BlackBook interview with Eva Green

Posted by Stef in Feb 06,2012 with 1 Comment

Eva Green is best known to audiences as the mysterious femme fatale Vesper Lynd in the James Bond-reviving Casino Royale (although some hot-blooded males might best recall her revealing star turn in Bernardo Bertolucci’s The Dreamers). Since then she’s appeared mostly in small, thoughtful, and British films, and her latest, Perfect Sense, continues the trend. A small-scale doomsday romance, the film follows Green’s scientist , who falls in love with a chef (played by Ewan McGregor) as a mysterious epidemic begins to rob people of their five senses. We recently spoke to Green about what attracted to her this role, and her return to big-budget filmmaking opposite Johnny Depp in Tim Burton’s upcoming black comedy, Dark Shadows.

What attracted you to Perfect Sense?
I thought it was kind of a brave, unusual story, thought-provoking but mainly a love story with the background of a catastrophe. I thought it was quite charming. I knew the director, David Mackenzie, and also the fact that Ewan McGregor was onboard was very appealing.

Did you know Ewan beforehand?
No, I knew his work but I hadn’t met him.

You share some very intense scenes with him. What was that like?
The good thing was that we had a week of rehearsal before shooting which was a luxury because it’s quite rare to rehearse on a movie so I got to know him and we were less shy towards one another. It just helped us to find the intimacy. Ewan’s also a very generous guy, very courageous, there’s something very pure about him and he’s not afraid to show his emotions.

Do you ever get used shooting such emotional love scenes on camera?
I don’t think so. I could get used to that, but it’s very unpleasant. You feel like a moron, all these people are around you, and you wish you were at least on drugs or alcohol. And yeah, you don’t feel very sexy. But it’s great when you have a partner who is in the same situation and humble and a gentlemen.

After you made The Golden Compass, you took a break from big budget films. Was that a conscious decision?
No, I always do things from the heart and it can be a big film or an independent movie, something that has a soul. I need to fall in love with the material, it’s not a matter or money. As an actor, I just choose what’s around and what has quality. In an ideal world of course if you can it’s good to do a big budget movie because it makes you kind of bankable or whatever that means, and then you can do something smaller.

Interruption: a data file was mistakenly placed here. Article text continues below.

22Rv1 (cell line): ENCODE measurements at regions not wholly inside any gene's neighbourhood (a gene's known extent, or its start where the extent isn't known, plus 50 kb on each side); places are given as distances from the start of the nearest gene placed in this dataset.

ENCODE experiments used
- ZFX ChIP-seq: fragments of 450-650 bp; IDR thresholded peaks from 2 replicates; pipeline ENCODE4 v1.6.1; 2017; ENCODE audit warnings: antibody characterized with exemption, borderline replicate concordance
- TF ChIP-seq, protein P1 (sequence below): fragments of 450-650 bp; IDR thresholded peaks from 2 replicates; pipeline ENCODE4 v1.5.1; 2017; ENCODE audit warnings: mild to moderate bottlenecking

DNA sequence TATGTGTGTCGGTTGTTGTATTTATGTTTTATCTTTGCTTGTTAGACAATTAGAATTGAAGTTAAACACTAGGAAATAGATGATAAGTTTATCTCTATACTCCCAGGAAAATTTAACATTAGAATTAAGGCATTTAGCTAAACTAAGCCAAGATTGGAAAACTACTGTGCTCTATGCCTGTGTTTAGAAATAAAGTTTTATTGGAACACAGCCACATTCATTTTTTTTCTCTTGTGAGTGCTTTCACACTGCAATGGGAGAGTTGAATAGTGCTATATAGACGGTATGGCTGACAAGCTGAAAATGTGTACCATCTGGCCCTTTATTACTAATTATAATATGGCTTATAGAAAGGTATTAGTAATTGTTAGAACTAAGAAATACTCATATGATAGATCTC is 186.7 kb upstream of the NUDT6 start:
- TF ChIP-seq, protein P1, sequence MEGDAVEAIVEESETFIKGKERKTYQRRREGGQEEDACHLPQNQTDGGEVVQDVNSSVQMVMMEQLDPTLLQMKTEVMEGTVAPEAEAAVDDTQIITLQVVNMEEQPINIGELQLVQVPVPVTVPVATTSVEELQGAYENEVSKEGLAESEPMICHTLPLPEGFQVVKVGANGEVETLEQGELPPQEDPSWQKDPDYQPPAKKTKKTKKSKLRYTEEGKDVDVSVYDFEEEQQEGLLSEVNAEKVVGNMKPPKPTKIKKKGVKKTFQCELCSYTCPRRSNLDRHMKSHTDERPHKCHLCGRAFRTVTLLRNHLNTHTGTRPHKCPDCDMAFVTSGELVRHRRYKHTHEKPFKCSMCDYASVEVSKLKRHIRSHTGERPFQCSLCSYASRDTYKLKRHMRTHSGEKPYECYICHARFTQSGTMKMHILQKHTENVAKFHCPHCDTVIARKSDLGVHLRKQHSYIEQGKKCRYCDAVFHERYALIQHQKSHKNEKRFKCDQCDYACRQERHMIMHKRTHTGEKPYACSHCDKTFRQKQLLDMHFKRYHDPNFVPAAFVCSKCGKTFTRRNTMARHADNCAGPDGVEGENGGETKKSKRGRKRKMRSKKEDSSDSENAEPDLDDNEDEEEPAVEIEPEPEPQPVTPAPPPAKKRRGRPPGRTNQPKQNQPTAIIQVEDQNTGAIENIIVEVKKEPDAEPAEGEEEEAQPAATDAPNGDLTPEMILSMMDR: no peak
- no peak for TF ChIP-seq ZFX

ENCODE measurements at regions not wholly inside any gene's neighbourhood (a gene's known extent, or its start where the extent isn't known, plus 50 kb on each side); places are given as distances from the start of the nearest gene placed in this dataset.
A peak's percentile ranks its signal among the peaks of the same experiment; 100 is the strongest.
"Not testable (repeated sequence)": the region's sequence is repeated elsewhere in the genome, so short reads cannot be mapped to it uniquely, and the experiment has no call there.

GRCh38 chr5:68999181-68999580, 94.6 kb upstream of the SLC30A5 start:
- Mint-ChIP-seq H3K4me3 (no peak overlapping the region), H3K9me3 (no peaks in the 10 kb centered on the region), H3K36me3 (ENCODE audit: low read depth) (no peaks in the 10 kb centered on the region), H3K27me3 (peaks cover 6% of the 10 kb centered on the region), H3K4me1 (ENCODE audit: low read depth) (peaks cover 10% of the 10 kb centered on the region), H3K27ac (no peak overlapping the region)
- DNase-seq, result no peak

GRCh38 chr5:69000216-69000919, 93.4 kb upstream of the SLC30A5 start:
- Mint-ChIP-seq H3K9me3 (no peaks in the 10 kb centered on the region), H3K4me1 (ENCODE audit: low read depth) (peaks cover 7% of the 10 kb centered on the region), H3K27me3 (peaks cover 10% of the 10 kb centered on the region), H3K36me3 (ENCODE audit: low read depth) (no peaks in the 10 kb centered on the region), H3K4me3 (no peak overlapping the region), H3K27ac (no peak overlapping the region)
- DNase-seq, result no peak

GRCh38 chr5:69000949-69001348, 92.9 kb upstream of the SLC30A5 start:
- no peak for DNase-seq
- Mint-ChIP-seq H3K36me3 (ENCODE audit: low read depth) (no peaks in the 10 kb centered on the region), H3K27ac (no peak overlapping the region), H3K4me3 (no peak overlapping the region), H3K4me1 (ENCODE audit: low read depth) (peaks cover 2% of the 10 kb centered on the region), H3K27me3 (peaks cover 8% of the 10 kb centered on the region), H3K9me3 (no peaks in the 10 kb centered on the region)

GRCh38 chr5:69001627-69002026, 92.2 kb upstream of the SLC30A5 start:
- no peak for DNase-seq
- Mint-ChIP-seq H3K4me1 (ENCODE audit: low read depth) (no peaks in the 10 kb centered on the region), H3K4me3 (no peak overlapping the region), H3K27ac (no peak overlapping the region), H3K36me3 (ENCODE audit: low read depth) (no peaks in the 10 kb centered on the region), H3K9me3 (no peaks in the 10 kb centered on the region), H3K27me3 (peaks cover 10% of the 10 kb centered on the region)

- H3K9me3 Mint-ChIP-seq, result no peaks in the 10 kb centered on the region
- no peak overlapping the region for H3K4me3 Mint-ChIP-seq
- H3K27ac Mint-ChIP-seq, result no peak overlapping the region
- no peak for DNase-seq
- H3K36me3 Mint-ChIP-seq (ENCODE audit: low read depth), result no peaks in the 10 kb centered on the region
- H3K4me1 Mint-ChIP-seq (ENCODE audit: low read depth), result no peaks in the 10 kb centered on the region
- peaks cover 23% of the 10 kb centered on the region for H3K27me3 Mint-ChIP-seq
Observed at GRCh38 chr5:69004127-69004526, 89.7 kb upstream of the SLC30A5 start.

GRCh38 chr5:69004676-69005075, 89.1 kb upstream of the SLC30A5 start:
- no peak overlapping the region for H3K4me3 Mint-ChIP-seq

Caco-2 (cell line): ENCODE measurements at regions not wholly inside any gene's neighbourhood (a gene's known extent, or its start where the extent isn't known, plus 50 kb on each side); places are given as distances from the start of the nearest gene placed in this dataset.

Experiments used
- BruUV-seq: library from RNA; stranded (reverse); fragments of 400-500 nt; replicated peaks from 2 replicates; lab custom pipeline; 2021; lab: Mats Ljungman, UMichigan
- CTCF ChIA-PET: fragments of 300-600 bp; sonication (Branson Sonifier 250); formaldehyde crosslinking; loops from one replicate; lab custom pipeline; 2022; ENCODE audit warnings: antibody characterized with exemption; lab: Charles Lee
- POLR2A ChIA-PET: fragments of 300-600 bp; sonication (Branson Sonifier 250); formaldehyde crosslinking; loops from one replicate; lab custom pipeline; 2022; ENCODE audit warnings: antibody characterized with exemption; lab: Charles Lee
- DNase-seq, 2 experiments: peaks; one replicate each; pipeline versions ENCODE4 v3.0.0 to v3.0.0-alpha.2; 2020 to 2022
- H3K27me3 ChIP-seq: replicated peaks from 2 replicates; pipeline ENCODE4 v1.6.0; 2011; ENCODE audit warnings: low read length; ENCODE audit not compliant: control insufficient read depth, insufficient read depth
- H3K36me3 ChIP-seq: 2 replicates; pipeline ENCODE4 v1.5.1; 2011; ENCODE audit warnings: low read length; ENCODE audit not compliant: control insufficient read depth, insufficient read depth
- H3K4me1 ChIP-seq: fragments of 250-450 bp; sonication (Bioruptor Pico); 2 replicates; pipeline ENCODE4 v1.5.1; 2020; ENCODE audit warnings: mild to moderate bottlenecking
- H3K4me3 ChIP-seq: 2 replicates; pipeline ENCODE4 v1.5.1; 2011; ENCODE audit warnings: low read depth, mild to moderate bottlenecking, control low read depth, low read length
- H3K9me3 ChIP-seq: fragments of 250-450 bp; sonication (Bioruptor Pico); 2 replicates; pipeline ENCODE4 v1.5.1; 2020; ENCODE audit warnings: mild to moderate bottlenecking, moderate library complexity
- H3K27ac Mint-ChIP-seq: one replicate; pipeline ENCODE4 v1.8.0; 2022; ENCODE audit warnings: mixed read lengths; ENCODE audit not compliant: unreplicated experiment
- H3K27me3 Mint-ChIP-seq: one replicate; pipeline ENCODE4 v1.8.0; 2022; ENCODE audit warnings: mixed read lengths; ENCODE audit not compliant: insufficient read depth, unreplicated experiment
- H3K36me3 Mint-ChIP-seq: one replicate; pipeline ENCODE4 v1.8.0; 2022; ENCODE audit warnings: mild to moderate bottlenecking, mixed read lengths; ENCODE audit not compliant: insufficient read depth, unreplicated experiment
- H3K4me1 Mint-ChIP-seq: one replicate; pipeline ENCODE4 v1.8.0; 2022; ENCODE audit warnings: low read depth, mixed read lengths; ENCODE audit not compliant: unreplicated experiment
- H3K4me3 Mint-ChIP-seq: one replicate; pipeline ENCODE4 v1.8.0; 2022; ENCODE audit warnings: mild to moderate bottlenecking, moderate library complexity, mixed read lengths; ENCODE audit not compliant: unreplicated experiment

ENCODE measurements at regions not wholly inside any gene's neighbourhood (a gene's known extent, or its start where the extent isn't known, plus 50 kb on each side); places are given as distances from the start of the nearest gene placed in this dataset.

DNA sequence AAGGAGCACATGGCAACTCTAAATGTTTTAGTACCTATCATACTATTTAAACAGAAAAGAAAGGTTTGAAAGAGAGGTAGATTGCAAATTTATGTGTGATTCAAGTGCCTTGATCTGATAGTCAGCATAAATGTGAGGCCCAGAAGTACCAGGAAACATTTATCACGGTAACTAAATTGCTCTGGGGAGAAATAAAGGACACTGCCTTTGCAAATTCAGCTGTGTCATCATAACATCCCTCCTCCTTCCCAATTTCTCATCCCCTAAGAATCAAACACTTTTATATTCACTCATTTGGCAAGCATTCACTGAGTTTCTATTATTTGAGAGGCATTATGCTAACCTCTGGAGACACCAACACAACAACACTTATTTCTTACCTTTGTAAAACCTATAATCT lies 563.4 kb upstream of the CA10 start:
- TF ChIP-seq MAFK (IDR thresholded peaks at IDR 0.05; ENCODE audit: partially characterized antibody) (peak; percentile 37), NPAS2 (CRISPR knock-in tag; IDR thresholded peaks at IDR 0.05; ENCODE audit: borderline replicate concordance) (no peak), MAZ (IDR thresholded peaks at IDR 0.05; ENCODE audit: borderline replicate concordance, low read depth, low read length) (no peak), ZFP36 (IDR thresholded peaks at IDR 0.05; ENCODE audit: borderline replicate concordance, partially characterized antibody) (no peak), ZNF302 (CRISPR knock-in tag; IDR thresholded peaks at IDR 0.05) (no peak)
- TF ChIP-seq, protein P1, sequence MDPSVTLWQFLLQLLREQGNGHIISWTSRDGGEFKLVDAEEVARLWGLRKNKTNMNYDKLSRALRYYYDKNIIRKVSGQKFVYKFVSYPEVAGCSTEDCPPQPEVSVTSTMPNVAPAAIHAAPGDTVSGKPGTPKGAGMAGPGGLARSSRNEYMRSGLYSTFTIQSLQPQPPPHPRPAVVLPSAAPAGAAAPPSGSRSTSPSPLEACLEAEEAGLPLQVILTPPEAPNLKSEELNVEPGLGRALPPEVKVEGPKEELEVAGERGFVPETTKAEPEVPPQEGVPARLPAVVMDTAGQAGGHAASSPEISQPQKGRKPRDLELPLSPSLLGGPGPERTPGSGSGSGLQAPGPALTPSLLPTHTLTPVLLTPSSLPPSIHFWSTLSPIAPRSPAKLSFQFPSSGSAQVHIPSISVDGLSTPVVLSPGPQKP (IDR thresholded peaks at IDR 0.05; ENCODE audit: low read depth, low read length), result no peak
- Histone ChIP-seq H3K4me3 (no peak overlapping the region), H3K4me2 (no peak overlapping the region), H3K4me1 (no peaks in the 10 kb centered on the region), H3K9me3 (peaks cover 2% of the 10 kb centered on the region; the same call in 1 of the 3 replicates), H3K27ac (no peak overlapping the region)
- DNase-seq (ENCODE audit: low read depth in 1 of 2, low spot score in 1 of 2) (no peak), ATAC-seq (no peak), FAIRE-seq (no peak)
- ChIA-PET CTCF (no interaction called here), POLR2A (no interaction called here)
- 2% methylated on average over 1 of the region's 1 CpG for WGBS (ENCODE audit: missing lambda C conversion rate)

When you make a movie like Perfect Sense, is it something you do to fulfill yourself as an actress? Or do you make it for audiences, and in the hope they’ll find it?
I mean, both. You always hope that some people are going to see your movie. It’s true, independent movies are more difficult to reach a lot of people, but I think Perfect Sense is rather commercial, weirdly. But you never know, it’s a crazy business.

What is the rapport like between Johnny Depp and Tim Burton on set?
Like a married couple.

Is that what it seemed like?
Like best friends or brothers. Yeah, they are artists, very humble people and Tim is a sensitive guy, it’s always been my dream to work with him and it was treat, it was amazing.

What kind of tone can we expect from Dark Shadows? Is it dark, as its name indicates? .
It’s very funny, lots of black humor. Of course, it’s also very poetic, and the relationship between the characters is very complex. My character has an electric relationship with Barnabas Collins played by Johnny, and it’s kind of extreme. My character’s a wacko, it’s great. You don’t get that opportunity very often.

Is there any truth that you’re being pursued for the 300 sequel?
I don’t know, it’s a great character, so we’re trying to make her as complex as possible.

So you’ve been approached?
Yes, I’ve been approached.

Source

Thanks to George for the link.



This entry was posted on Monday, February 6th, 2012 at 12:36 pm and is filed under Dark Shadows, Interview, The Perfect Sense. You can follow any responses to this entry through the RSS 2.0 feed. Both comments and pings are currently closed.



One Response to “BlackBook interview with Eva Green”

  1. Comment by Sara in February 6, 2012 @ 2:08 pm

    I love her attitude towards her work. I usually enjoy her independent films more, they’re arty and quirky, they have no boundaries because they don’t have to worry about how much money they will make.